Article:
The largest economic driver in Florida since oranges, Disney World is a 25,000-acre parcel of land that exists somewhere between the vestiges of the American dream and parenting hell. It’s in Orlando but the only notion of that while inside the massive network of movie-themed parks and man-made lagoons is the searing hot weather; it’s the abstract but immediately recognizable Main Street, USA; it’s packed with touring kids from all over the world who only know America by its Disneyfication. See the Eiffel Tower in the background at Epcot mere blocks away from an ancient Chinese pagoda; go home to the Animal Kingdom Lodge with the movie-house sized Tree of Life with exotic African animals grazing in surrounding areas. It takes a lot to make a place this magical. But over the decades, Disney World has been just that and even now it’s ever-expanding with magical innovations. It’s over-stimulating, packed with people, overpriced, searing hot, but it’s Disney World. Don’t forget the sunscreen.
The nucleus of Disney World, Magic Kingdom, is where kids of all ages can socialize with Mickey, Minnie, Arielle and all our beloved friends from the Disney universe. Follow Main Street, USA, to the end and there, rising majestically into the sky is the iconic Cinderella’s Castle, a 189-foot beauty surrounded by lush greens, rose bushes and a mystical moat. Elsewhere in Magic Kingdom are all the classic attractions that adults remember from their childhood days – the Country Bear Jamboree, Hall of Presidents and "It’s a small world" are still standing in all their animatronic glory; the Haunted Mansion is thrilling as always and 40-year-old NASA-approved Space Mountain enables families to explore the limits of the galaxy in a fun and informative interactive ride. An exciting new expansion to Fantasy Land is underway, but visitors can still check into the Beast’s Castle and hang out with Belle and the dancing utensils in the Be Our Guest Restaurant, a French and American fine-dining restaurant in their three grand dining rooms, or delight in one of the big-top tents in the Storybook Circus, modeled after the classic American circus in the movie Dumbo.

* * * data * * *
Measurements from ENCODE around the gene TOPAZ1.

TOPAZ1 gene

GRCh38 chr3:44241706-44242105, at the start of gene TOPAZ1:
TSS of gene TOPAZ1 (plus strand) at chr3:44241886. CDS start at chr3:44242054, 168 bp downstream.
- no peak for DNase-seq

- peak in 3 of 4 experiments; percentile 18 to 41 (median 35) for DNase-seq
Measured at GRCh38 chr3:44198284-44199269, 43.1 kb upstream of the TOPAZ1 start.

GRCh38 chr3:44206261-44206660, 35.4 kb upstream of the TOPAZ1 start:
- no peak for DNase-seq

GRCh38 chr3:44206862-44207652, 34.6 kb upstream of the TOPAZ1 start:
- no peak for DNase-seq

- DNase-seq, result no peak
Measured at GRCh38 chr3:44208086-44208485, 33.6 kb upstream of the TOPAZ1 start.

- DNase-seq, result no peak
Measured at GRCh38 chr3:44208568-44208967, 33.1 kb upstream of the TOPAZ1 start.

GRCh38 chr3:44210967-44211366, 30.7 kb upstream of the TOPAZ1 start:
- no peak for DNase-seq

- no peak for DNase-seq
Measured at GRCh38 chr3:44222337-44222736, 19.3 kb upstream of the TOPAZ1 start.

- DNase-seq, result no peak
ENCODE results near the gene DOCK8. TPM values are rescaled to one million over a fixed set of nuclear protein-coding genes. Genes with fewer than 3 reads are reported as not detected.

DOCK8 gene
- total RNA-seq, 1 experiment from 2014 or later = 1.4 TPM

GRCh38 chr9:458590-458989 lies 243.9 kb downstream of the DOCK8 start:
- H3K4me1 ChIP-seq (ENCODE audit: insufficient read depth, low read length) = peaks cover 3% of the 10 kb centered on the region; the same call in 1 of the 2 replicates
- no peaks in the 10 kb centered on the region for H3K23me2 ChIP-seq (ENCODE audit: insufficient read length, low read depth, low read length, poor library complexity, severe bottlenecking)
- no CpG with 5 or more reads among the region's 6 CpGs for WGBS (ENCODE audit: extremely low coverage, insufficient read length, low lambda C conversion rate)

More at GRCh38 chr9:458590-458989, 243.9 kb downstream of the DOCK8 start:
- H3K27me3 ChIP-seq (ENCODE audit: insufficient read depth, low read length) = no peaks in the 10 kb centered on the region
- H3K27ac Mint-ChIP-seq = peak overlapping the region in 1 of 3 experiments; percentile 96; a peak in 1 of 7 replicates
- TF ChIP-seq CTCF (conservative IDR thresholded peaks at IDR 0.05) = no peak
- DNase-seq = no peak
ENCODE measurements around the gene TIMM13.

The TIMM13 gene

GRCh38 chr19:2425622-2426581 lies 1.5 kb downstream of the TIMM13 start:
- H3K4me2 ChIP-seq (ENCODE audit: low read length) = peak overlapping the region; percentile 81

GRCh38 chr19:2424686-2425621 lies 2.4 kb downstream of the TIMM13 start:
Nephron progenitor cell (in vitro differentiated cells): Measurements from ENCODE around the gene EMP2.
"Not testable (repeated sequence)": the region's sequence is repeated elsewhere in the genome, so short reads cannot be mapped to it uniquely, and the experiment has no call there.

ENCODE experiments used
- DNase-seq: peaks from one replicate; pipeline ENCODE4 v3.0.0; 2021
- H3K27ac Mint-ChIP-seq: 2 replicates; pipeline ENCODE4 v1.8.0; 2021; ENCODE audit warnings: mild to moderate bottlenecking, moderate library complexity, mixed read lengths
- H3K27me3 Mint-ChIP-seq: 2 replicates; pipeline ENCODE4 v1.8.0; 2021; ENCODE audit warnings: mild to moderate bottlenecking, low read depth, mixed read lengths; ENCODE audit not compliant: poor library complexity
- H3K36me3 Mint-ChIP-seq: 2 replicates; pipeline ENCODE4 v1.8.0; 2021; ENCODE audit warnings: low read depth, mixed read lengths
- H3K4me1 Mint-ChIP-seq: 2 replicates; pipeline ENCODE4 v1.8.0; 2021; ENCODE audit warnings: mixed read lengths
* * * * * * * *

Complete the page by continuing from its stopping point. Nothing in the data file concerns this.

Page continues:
Initially conceived as a utopian-futuristic living city that would test new systems on a climate controlled and totally enclosed community, the Experimental Prototype Community of Tomorrow, or, as we now call it, Epcot, has turned into a major resort focused on educating kids on science and technology, as well as celebrating the contributions of different countries all over the world. Epcot is actually made up of two worlds: Future World and World Showcase. Future World explores human innovation and applications through pavilions dedicated to science and technology – it’s centered around Spaceship Earth, the iconic Epcot landmark, an 18-story geodesic dome that allows passengers to travel through time, showcasing the history of human communication all way into the future. The World Showcase is a permanent world’s fair, consisting of 11 pavilions each dedicated to a country, surrounding a man-made lake. Each pavilion embodies the country they represent through elaborate themed architecture, stage shows, attractions, shops and restaurants that follow their respective culture and cuisine.